St. Paul's only art museum has been brought back from the brink.
"I'm a little bit numb, but it feels fabulous," said Kristin Makholm, executive director of the Minnesota Museum of American Art — or "The M," as it's now called.
This Sunday, the museum is reopening its doors in a newly renovated space in downtown St. Paul. The celebration marks an important milestone for an institution that, less than a decade ago, was at risk of closing permanently.
"It's pretty incredible to be at this point with this museum," Makholm said.
Indeed. When Kristin Makholm first took on the director's job in 2009, there was no museum; the artwork was all in storage. A combination of a bad economy, and the need to move out of its then exhibition space on the riverfront forced the institution to close and drastically reduce its staff. But Makholm was familiar with the museum's art collection, which includes numerous works by Paul Manship, George Morrison and others. She knew it had potential.
"It's St. Paul's only art museum, so it had to be fought for," she said.
Makholm spent years keeping the collection alive in the minds of Minnesotans. She toured exhibitions around the state, published books and, most importantly, worked to rebuild trust with the community. In 2013 The M launched its "Project Space" in the joined Pioneer-Endicott buildings in downtown St. Paul. The small gallery was a foothold, and it quickly gained a reputation for engaging shows that reflected both on art and identity.
Now — after a yearlong renovation and construction process — that space has quadrupled. Under the guidance of the architecture firm VJAA, the 19th century buildings have been restored and updated to create a fitting home for a 21st century museum with a historic collection.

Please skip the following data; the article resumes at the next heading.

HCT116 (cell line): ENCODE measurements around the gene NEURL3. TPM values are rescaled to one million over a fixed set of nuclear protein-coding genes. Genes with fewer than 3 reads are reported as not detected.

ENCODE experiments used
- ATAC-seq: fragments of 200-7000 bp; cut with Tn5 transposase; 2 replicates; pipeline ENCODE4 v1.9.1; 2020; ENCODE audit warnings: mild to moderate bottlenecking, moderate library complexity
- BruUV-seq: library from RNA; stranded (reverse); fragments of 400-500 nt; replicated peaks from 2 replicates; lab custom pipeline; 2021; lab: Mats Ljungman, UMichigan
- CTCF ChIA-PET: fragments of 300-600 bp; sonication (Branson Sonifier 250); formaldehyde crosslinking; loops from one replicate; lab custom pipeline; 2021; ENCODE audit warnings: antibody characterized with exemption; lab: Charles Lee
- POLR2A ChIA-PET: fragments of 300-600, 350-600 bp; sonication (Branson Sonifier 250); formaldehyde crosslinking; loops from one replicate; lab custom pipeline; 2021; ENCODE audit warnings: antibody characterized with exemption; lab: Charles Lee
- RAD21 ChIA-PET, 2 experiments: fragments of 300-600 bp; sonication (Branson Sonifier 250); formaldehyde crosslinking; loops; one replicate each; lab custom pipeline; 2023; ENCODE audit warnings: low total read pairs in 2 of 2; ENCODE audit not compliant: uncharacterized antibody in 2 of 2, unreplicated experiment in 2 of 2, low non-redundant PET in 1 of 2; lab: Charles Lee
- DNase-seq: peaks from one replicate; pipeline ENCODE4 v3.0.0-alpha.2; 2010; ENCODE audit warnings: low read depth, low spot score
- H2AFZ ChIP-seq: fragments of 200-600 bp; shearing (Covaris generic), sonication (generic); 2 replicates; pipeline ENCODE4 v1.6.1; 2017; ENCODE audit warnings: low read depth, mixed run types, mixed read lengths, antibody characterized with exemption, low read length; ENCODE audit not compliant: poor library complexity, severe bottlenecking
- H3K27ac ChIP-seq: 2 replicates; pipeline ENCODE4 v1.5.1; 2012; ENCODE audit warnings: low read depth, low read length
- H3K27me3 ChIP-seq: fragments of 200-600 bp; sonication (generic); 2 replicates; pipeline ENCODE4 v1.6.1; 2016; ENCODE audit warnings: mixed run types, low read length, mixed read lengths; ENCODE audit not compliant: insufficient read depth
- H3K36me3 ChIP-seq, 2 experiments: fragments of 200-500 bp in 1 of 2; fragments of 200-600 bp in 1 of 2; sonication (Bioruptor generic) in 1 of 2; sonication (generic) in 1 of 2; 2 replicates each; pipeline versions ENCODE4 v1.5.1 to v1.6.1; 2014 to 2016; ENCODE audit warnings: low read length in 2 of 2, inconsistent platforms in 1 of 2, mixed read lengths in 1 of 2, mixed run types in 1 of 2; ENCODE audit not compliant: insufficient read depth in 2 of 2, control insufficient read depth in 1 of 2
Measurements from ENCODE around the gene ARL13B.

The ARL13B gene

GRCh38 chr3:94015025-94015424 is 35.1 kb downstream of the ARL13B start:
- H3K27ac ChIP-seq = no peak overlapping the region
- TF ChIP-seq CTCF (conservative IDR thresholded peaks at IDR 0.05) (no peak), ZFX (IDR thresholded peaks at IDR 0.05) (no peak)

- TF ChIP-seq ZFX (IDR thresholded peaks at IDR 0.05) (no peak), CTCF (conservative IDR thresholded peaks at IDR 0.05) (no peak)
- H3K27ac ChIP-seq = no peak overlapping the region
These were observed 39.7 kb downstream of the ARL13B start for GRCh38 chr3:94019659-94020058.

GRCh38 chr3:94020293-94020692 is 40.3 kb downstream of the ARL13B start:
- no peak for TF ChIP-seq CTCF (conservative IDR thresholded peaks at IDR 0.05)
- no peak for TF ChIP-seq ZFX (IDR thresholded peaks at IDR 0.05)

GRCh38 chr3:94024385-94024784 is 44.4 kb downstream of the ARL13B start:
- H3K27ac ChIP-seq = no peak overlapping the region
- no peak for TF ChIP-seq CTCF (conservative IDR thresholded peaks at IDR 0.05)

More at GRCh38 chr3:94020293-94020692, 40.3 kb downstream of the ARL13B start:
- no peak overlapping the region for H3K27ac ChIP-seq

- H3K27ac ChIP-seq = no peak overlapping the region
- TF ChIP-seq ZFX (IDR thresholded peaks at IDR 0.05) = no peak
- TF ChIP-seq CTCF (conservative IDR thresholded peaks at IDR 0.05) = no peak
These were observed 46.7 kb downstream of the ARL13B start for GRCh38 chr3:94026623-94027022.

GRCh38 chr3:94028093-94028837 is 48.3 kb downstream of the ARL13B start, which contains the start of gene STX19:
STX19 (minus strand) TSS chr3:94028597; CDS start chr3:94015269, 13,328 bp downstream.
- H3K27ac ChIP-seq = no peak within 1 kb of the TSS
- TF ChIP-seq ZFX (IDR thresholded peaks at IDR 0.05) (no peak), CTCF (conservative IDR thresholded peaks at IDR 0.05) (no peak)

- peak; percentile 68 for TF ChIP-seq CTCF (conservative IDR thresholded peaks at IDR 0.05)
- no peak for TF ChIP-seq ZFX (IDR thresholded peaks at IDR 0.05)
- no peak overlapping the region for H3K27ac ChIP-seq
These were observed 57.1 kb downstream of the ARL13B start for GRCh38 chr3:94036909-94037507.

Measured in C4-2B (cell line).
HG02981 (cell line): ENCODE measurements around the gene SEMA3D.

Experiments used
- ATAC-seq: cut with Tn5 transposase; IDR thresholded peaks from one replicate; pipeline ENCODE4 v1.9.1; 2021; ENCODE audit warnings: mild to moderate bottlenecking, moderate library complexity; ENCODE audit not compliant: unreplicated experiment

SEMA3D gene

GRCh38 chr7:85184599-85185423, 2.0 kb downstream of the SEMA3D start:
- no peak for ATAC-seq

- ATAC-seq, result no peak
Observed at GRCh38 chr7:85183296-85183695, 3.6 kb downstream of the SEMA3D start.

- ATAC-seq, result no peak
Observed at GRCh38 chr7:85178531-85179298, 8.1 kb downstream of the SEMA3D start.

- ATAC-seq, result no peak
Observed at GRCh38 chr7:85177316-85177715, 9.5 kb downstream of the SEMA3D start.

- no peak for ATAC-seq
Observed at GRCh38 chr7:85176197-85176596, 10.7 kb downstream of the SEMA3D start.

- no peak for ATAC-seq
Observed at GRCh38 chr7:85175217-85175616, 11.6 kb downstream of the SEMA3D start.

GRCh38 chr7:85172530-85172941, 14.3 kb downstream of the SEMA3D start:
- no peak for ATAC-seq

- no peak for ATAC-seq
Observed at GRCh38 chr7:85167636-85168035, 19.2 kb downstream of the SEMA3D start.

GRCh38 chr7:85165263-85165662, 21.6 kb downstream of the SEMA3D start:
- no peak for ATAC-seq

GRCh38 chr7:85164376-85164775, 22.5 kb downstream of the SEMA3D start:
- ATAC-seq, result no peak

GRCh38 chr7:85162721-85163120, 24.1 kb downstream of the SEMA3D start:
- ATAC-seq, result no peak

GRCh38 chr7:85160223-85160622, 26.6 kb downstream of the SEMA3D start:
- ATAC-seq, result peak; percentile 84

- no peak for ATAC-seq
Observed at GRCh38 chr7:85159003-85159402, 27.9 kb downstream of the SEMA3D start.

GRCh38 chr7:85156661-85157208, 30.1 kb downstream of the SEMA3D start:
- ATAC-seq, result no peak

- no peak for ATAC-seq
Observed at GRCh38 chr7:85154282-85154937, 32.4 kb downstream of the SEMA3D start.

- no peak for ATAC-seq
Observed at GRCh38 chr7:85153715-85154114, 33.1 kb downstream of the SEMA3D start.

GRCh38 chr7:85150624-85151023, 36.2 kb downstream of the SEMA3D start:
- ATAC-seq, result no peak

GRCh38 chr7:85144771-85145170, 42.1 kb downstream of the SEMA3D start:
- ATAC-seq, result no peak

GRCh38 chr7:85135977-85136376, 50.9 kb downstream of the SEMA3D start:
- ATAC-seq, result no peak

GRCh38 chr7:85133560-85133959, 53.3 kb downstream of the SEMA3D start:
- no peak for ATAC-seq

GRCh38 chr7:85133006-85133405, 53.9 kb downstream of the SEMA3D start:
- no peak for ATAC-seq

Jennifer Hensley, the museum's director of operations, said the renovation has restored the space to "the grandeur that it was originally built to be."
"The storefront around what is now our lobby was really bastardized," she said. "It was red-brick infill between these gorgeous granite pillars that you couldn't see because of the red brick behind them. And now we've opened it up with all the glass."
The new museum has gallery displays that open onto the street for passers-by. Inside, there's a new Center for Creativity where visitors can make their own art or take classes. And next to the lobby is a 24-foot-high atrium for displaying sculpture and site-specific work. Currently a fiber installation by Sheila Pepe fills the space, with ropes and crocheted fabric reaching up to and wrapping over the glass-walled public skyway on the second floor.
Curator Christopher Atkins is eager to see what other new art the space will inspire. "Artists usually work on the floor, or in a way that people can walk into their work," he said. "But rarely do they have people floating above their artwork and looking down on it from above."
As part of its opening, The M has a show of works from its permanent collection called "100 years and counting." A collage by Frank Big Bear documents the intricate connections between Native artists and the American Indian Movement. Photographer Gordon Parks' portrait of Muhammad Ali faces off with two early 20th century Native American portraits by Edward Curtis.
Entry to the museum is free. "We want this museum to be open accessible and welcoming to everybody in this community," Makholm said. "And so the best way to do that is to not have an entry fee."
The opening on Sunday is a significant moment for the museum, but Makholm pointed out that it's only phase one. In 2020 the museum will expand yet again, adding 12,000 square feet of gallery space. Makholm said visitors can look forward to a gallery dedicated to a rotating display of the more than 300 works by celebrated sculptor Paul Manship in the museum's collection.
Looking back at the past decade, Makholm said she's moved by the community support the museum's received.
"The thing I'm most proud of is that the community rallied ... to realize the potential of this museum," she said. "And it just shows you need to fight for the things that are important."
The Minnesota Museum of American Art reopens to the public this Sunday with a celebration from 11 a.m. to 5 p.m. The day includes dance, music and hands-on art-making activities for all ages. While the museum was close to dying a decade ago, it now appears to be very much alive.
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